James M. Goodman, 44, of Springfield, Ohio, was sentenced in U.S. District Court to 180 months in prison for using the Internet to try and arrange to take sexually explicit photographs of young girls.
Carter M. Stewart, U.S. Attorney for the Southern District of Ohio, Franklin County Sheriff Zach Scott, Brian M. Moskowitz, special agent in charge, HSI Michigan and Ohio, and Ohio Attorney General Mike DeWine announced the sentence handed down today by U.S. District Judge Gregory L. Frost.
"The defendant attempted to lure young girls online for the purpose of sexual exploitation and instead came under the scrutiny of law enforcement," said Moskowitz. "This sentence should serve as a stark warning to online predators who use the Internet to further their crimes; We are watching and the aggressive investigation and prosecution of these individuals remains a high priority for HSI."
Investigators uncovered an ad Goodman posted on an Internet website in April 2010 seeking models for a photo shoot. Goodman used language commonly associated with child pornography. An undercover investigator with the Franklin County Internet Crimes Against Children Task Force patrolling the Internet responded to the ad posing as a foster father of two young girls. After corresponding for several weeks, they agreed to meet at a restaurant west of Columbus.
When Goodman arrived for the meeting, task force officers arrested him. They searched his Springfield residence and found more than 100 images of child pornography on his desktop and laptop computers. Goodman has been in custody since his arrest. Goodman pleaded guilty on September 30, 2011 to one count of attempted sexual exploitation of children.
"Defendants who collect and traffic in child pornography do so because they are sexually interested in children," Assistant U.S. Attorney Michael Hunter wrote in a sentencing memorandum filed with the court. "Such defendants will subsequently act out or attempt to act out on those sexual interests."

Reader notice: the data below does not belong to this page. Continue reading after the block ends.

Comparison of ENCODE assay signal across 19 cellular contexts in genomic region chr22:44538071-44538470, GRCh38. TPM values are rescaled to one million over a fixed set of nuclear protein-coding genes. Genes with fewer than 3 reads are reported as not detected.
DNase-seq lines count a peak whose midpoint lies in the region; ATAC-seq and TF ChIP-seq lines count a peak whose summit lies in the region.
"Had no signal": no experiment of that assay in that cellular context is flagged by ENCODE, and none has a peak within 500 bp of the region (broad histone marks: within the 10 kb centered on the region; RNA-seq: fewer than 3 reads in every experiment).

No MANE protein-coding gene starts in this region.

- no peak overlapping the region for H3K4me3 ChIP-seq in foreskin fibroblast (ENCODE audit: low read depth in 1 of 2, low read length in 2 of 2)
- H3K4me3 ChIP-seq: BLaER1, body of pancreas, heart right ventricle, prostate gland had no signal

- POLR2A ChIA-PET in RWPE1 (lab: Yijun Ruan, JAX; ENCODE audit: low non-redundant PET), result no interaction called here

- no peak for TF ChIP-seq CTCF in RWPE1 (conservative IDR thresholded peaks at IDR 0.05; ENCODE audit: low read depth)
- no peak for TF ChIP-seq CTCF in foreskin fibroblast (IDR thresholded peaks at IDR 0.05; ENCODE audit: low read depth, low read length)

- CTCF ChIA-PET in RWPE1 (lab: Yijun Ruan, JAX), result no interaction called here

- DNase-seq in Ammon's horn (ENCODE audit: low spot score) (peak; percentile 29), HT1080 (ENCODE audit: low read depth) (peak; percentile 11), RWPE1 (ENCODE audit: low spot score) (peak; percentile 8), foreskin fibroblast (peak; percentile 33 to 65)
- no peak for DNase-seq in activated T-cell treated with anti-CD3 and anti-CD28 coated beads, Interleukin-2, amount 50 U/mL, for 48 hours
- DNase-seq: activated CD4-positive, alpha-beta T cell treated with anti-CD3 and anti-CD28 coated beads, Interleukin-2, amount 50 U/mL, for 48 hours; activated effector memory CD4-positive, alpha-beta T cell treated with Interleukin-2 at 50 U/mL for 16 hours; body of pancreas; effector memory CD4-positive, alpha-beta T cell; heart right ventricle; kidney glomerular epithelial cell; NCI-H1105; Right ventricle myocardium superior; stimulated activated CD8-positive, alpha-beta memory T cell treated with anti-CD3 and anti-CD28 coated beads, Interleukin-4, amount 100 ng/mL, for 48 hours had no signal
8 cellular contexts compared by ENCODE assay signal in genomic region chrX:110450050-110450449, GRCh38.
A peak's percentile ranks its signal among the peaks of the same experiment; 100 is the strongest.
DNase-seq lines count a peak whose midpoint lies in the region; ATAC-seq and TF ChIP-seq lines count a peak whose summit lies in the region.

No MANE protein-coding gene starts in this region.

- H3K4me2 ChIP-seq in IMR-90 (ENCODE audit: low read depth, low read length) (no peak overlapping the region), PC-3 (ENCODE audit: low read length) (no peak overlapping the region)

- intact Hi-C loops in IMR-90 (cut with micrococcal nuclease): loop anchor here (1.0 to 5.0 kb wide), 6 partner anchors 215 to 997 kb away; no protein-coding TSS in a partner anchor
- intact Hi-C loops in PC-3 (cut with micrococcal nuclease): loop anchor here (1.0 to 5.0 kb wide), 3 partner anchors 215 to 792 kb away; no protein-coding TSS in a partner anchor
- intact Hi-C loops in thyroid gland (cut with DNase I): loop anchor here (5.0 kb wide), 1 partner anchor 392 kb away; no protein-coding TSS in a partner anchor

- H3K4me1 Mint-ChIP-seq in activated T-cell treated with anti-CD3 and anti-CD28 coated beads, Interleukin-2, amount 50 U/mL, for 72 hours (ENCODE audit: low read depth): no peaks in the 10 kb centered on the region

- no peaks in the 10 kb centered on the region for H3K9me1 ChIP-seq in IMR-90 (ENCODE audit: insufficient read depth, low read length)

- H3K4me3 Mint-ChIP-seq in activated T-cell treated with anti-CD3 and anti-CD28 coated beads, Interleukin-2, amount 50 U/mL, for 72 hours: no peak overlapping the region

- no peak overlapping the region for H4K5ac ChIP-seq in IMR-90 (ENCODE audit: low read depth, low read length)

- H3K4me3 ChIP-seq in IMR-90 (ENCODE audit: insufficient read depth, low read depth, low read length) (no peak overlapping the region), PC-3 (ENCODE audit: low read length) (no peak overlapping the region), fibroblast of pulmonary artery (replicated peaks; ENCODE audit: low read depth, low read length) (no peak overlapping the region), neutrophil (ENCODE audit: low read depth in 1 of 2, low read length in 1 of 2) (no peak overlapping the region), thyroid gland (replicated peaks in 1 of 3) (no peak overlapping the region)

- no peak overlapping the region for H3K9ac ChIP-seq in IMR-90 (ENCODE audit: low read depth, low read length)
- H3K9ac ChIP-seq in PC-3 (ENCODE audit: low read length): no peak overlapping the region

"Goodman's sentence includes a five-year period of court supervision after he serves his prison time," Stewart said. "While under supervised release, Goodman must permit the installation of appropriate monitoring software, upon any computer that he owns, uses or has access to that is connected to the Internet. He will also be required to register as a sex offender anywhere that he lives, works or goes to school."
Stewart commended the investigation by the Franklin County ICAC Task Force, Assistant U.S. Attorney Michael Hunter, and Special Assistant U.S. Attorney Emily Pelphrey with Ohio Attorney General Mike DeWine's Office, who prosecuted the case.
This investigation was part of Operation Predator, a nationwide HSI initiative to protect children from sexual predators, including those who travel overseas for sex with minors, Internet child pornographers, criminal alien sex offenders, and child sex traffickers. HSI encourages the public to report suspected child predators and any suspicious activity through its toll-free hotline at 1-866-DHS-2-ICE or by completing its online tip form. Both are staffed around the clock by investigators.
Suspected child sexual exploitation or missing children may be reported to the National Center for Missing and Exploited Children, an Operation Predator partner, at 1-800-843-5678 or http://www.cybertipline.com.